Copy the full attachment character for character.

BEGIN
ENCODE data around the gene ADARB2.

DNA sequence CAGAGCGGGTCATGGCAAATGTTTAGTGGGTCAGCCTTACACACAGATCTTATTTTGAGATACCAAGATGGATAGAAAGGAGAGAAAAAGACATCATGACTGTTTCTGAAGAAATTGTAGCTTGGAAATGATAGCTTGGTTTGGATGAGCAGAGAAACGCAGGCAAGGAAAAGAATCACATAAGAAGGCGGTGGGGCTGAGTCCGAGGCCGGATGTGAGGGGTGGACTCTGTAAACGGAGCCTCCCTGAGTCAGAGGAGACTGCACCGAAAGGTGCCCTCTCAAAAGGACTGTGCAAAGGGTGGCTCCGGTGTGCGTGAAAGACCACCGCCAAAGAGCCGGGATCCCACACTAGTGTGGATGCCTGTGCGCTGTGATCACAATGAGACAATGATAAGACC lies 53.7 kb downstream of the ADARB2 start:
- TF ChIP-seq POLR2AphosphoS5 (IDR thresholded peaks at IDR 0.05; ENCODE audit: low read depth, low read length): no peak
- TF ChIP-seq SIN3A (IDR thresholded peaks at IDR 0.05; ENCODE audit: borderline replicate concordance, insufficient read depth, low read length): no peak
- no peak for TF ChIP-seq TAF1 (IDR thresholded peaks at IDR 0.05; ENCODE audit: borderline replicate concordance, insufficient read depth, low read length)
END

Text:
ENCODE data around the gene ADARB2.

DNA sequence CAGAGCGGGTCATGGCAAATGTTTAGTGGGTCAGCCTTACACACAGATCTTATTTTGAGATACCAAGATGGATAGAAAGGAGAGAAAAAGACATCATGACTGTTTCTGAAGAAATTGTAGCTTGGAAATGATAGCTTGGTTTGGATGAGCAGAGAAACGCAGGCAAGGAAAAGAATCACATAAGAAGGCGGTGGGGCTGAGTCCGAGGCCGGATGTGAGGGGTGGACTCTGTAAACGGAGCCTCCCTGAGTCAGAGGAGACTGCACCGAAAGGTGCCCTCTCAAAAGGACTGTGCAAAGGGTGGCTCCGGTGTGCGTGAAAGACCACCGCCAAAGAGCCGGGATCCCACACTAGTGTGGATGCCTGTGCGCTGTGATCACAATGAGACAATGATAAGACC lies 53.7 kb downstream of the ADARB2 start:
- TF ChIP-seq POLR2AphosphoS5 (IDR thresholded peaks at IDR 0.05; ENCODE audit: low read depth, low read length): no peak
- TF ChIP-seq SIN3A (IDR thresholded peaks at IDR 0.05; ENCODE audit: borderline replicate concordance, insufficient read depth, low read length): no peak
- no peak for TF ChIP-seq TAF1 (IDR thresholded peaks at IDR 0.05; ENCODE audit: borderline replicate concordance, insufficient read depth, low read length)